It could take “at least several weeks” more before scientists monitoring La Soufriere would give a clearer picture of what is happening at the volcano, five weeks after the last explosion.
Geologist Adam Stinton said on NBC Radio this week that his team will have to install additional equipment on the flanks of the volcano and close to the crater, for a clearer picture to emerge.
Stinton’s comments come even as the government is mulling over its options regarding cleaning of the Red Zone and allowing residents to return temporarily to clean properties and tend to livestock.
This access is being considered in the context of a volcano that could return to an explosive state with little warning.
At the same time, inherently dangerous lahars (mudflows) are forecast to become an increasingly common hazard with next Tuesday’s official commencement of the raining season, which coincides with the Atlantic Hurricane Season.
Stinton said on NBC Radio, on Wednesday, that, as has been the case over the past few weeks, the level of activity at the volcano continues to be “low”.
He said there had been about 10 earthquakes in the preceding 24 hours and the monitoring team had observed persistent steaming over the crater rim.
Gas measurements carried out on Tuesday indicated that the volcano was emitting about 463 tonnes of sulphur dioxide.
“So basically, the continuing pattern of low-level unrest is still present,” Stinton said.
He said that the earthquakes are too small to be felt by people and can only be detected by the monitoring instruments.
Evacuees want to return home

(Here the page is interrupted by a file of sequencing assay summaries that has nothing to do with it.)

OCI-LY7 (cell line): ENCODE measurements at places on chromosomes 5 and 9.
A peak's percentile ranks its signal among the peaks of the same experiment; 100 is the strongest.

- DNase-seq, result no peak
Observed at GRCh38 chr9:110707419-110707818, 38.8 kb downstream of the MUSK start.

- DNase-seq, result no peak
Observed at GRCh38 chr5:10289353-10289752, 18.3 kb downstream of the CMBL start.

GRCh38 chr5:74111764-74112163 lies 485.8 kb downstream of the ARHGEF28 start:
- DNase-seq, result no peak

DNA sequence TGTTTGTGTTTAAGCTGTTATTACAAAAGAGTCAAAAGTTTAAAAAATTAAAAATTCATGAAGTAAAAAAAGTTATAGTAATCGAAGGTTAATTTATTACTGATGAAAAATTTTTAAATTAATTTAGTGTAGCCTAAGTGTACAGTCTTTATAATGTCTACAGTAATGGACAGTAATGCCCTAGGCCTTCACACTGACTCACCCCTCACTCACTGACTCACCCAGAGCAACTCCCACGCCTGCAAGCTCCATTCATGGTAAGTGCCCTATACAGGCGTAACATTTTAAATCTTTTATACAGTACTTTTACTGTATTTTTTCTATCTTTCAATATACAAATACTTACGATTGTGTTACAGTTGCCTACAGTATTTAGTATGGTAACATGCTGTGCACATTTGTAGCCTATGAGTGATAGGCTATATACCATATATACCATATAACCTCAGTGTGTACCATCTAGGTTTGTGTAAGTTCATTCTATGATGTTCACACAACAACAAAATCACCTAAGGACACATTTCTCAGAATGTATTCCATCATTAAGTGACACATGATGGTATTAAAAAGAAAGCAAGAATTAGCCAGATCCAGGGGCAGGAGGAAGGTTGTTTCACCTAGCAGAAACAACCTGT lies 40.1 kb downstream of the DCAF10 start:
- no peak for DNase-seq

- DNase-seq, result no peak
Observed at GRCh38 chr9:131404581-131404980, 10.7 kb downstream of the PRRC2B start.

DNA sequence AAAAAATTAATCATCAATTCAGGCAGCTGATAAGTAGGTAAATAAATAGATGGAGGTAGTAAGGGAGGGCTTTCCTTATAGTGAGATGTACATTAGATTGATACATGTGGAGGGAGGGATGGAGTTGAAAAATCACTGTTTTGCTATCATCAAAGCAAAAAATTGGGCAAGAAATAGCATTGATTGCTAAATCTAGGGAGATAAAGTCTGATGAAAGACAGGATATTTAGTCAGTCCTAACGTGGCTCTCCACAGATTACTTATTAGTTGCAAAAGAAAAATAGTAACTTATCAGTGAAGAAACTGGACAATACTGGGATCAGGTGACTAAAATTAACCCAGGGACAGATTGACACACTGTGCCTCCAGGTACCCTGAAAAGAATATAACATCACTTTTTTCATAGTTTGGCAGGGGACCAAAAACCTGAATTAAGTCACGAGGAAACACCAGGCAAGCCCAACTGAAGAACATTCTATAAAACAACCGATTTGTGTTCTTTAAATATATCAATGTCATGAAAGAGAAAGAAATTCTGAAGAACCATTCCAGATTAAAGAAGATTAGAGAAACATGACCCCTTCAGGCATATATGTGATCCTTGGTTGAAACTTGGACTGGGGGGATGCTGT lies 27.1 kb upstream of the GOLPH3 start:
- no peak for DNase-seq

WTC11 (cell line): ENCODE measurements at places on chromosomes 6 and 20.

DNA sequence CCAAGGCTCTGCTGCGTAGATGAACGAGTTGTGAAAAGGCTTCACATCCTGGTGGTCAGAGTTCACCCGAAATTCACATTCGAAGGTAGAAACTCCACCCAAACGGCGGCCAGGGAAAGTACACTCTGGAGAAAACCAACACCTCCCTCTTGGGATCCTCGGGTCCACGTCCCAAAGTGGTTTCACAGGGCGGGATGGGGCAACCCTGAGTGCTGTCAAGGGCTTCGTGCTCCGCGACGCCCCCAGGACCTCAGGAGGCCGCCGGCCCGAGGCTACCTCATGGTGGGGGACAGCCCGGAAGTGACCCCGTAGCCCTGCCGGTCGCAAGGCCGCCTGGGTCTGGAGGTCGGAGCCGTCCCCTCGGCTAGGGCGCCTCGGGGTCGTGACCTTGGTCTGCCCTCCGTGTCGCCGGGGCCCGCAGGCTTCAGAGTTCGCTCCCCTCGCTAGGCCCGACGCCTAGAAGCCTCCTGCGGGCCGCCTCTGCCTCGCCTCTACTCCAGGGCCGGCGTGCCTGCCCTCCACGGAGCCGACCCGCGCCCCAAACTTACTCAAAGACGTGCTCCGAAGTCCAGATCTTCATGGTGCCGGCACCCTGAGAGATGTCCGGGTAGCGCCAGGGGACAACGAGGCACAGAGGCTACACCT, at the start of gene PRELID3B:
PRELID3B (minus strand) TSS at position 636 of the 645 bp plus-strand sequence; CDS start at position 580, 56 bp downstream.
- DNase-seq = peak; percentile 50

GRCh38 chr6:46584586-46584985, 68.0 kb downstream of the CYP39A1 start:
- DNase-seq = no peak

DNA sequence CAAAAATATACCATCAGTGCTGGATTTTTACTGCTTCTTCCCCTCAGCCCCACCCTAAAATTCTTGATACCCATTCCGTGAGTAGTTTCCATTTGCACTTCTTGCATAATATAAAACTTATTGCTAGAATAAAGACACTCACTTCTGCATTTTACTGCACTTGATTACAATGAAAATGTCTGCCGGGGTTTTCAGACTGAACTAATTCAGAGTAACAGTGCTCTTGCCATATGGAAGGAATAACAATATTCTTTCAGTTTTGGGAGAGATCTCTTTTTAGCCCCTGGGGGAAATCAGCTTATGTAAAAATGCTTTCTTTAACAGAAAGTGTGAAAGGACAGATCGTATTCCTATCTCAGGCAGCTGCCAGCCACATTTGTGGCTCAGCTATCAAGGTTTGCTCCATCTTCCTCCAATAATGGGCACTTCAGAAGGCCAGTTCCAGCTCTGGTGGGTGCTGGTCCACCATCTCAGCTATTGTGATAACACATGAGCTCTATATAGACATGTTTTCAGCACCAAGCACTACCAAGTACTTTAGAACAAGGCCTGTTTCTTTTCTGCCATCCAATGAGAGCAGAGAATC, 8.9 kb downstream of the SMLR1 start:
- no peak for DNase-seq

Deputy Prime Minister Montgomery Daniel, who appeared as an in-studio guest on the show, said that persons north of the Rabacca Dry River want to return home.
Daniel, who is Member of Parliament for North Windward, which includes all of the Red Zone communities in the northeast of St. Vincent, said that the government was aware of the risk of lahars in the Red Zone.
He asked Stinton who leads the monitoring team, whether the team would advise on persons returning to the Red Zone in the near future.
Stinton said that he appreciated residents’ wanting to return to their homes.
“But I think at the moment, certainly in the foreseeable future, I think permanent reoccupation of parts of the Red Zone is certainly not, or probably not possible at this time.”
He said that in order for the monitoring team to be confident that the volcano is not going to become more active again, the team needs to re-strengthen its monitoring network.
Current monitoring insufficient
The geologist noted the loss of some of the monitoring stations during last month’s explosive eruption of the volcano.
He told the deputy prime minister that the monitoring team was in the process of preparing to reinstall three or more stations, including seismic instruments, tilt meters and, possibly, a permanent gas monitoring instrument.
“So, we need to be able to get those instruments in and have them up and running and get the data back to the observatory in real time in order to start to consider the next stage of the reoccupation of the northern part of the island,” Stinton said.
He said that it is important that the team has as strong as possible a monitoring network in order to be able to “pick up the smallest indication that something may be changing within the volcanic system”.